This, then, was the state of play in 1989 when Tobias Wolff, author of several respectfully reviewed story collections and a prize-winning novella, published his first memoir This Boy’s Life, which became a national bestseller and a hit movie starring the young Leonardo DiCaprio. A few years later, Susanna Kaysen hit the bestseller lists with Girl, Interrupted and Elizabeth Wurtzel bared her navel on the cover of Prozac Nation, and by 1995, when Karr came out with her first memoir, The Liar’s Club, the gold rush was on.
You will find little of this history in The Art of Memoir, but it is there, albeit subtextually, in the defensive crouch Karr adopts toward critics of her chosen genre. Boiled down to its essence, Karr’s defense of memoir rests on her belief in an artful admixture of truth and storytelling moxie. Karr readily admits that no memoirist can be expected to perfectly recall dialogue spoken decades earlier, and that even if she could, the very act of choosing one detail over another distorts the objective truth of the events in question. “Memoir done right is an art, a made thing,” she writes. “It’s not just raw reportage flung splat on the page.”
Still, she has zero time for memoirists who don’t aim for the truest versions of their life stories they are capable of telling. Speaking of another writer who admits to embellishing details in nonfiction, Karr is blunt in her disdain: “It’s as if after lunch the deli guy quipped, ‘I put a teaspoon of catshit in your sandwich, but you didn’t notice it at all.’ To my mind, a small bit of catshit equals a catshit sandwich, unless I know where the catshit is and can eat around it.”
This is both funny and true, but while Karr appears to be addressing the largest knock on memoirs, her book neatly sidesteps the deeper, structural problems with the genre. Though she doesn’t use the term, The Art of Memoir, which grew out of MFA courses Karr teaches at Syracuse University, focuses on what one might loosely call creative nonfiction. This term means different things to different people, but if it has any practical meaning in a publishing sense, it denotes a work of nonfiction conceived and written exclusively by its author, not dreamed up or shaped by an agent or editor.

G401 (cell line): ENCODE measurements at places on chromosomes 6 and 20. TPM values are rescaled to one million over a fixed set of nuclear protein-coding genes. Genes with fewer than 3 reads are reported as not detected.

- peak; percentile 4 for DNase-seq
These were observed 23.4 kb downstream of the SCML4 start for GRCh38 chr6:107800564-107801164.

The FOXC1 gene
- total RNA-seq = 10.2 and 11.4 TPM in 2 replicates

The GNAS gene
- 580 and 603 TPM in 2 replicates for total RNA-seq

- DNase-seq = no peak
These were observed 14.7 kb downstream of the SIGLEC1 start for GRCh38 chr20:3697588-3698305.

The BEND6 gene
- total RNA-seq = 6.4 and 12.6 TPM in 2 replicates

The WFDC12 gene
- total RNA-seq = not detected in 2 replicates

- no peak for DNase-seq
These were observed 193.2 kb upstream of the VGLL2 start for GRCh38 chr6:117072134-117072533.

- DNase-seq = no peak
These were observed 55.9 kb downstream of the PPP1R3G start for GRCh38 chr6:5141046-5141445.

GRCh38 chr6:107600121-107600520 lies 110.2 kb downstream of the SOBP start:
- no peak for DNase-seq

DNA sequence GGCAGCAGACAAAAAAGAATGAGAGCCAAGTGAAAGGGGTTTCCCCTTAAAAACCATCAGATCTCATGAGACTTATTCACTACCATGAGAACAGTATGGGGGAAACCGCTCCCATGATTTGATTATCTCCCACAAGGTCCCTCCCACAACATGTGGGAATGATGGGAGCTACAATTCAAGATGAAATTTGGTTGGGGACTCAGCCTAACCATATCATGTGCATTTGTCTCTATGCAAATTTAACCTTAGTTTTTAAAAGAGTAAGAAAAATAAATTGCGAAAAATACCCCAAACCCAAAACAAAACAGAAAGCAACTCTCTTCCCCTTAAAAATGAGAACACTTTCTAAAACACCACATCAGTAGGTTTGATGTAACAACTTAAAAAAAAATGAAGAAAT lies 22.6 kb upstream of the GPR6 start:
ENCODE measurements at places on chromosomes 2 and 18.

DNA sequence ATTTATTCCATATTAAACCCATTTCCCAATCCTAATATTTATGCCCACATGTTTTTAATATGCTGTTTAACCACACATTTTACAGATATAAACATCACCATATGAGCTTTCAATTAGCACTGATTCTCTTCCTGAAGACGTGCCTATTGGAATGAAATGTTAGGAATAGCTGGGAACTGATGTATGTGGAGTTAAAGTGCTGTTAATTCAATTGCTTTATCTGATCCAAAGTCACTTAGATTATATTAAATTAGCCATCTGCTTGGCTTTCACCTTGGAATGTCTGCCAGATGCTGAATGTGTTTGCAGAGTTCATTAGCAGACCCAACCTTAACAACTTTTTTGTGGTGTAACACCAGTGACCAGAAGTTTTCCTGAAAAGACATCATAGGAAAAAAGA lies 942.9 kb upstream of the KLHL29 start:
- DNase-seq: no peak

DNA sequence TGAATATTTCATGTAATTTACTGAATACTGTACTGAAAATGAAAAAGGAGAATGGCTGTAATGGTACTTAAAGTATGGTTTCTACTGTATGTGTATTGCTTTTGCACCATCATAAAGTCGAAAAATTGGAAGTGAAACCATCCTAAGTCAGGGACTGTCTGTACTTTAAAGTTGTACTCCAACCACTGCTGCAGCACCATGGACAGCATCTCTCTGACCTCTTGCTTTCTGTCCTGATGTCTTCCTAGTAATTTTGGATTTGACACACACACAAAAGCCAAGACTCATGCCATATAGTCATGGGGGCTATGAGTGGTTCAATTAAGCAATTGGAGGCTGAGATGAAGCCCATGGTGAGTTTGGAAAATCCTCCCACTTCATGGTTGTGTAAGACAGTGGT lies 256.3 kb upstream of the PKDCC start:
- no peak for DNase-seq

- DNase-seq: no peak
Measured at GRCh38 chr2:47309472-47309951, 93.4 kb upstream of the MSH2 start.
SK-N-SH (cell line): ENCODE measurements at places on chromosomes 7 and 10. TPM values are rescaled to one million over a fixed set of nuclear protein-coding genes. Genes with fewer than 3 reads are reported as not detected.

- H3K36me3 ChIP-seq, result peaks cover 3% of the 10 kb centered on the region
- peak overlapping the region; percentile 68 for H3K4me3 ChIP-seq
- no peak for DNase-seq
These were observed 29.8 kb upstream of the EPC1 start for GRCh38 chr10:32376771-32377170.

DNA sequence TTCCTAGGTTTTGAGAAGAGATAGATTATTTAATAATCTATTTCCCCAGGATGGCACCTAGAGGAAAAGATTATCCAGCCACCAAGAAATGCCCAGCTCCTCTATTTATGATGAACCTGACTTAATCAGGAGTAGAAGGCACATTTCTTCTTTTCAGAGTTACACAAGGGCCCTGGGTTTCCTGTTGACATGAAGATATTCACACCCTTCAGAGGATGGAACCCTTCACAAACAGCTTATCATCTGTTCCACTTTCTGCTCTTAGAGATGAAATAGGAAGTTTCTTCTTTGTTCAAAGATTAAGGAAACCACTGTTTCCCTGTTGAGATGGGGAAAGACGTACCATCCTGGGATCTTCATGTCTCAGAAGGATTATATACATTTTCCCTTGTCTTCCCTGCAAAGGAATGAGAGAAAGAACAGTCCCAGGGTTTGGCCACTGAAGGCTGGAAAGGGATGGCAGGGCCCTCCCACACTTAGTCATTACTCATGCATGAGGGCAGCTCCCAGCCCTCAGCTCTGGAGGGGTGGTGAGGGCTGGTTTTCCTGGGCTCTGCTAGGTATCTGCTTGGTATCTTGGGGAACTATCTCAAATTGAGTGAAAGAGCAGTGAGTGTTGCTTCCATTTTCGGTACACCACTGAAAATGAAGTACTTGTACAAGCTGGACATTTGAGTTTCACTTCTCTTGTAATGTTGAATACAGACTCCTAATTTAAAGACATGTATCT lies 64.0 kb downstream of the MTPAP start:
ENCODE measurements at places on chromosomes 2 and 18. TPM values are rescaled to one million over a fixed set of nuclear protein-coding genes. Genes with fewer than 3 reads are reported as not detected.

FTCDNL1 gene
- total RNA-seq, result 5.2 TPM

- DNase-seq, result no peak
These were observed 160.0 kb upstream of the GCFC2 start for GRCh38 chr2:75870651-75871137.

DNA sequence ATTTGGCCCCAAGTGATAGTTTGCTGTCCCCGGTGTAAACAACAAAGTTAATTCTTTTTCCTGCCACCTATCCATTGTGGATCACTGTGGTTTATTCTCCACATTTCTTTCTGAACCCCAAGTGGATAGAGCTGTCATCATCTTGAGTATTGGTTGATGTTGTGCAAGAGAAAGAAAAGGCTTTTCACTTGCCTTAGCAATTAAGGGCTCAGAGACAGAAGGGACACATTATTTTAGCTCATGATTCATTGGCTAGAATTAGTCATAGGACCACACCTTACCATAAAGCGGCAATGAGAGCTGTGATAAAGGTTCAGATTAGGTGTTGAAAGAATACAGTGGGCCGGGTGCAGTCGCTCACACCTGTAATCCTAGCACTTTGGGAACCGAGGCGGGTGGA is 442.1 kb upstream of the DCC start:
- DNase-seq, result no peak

But while the creative nonfiction model may be the one taught in university classrooms, it isn’t how most commercial memoirs are actually produced. With rare exceptions, novels are submitted to agents and editors only after they are finished, while nonfiction books, including memoirs, are typically bought based on a proposal. A book proposal can take many forms, but generally it includes some sample chapters, an outline of the book, and often a discussion of who is likely to read it and why. In other words, while novelists arrive in the publishing marketplace with a finished product, memoirists show up with a business plan, which has itself typically been heavily shaped and edited by a literary agent.
In my reporting in the publishing world, I have sat with agents whose job it is to trawl the blogosphere and tap their personal networks with an eye out for someone whose zeitgeisty blog or proximity to the pop culture spotlight might net a book contract. In some cases, these people created the blog or instigated their brush with fame precisely in order to cash in on it. In other cases, the would-be memoirists have no notion of themselves as potential protagonists of a book, and are stunned to learn they might be. Either way, the agent helps the memoirist craft a proposal, offering advice on how to structure the narrative, how to position it in the current market, and, if need be, providing a ghostwriter to write the actual book.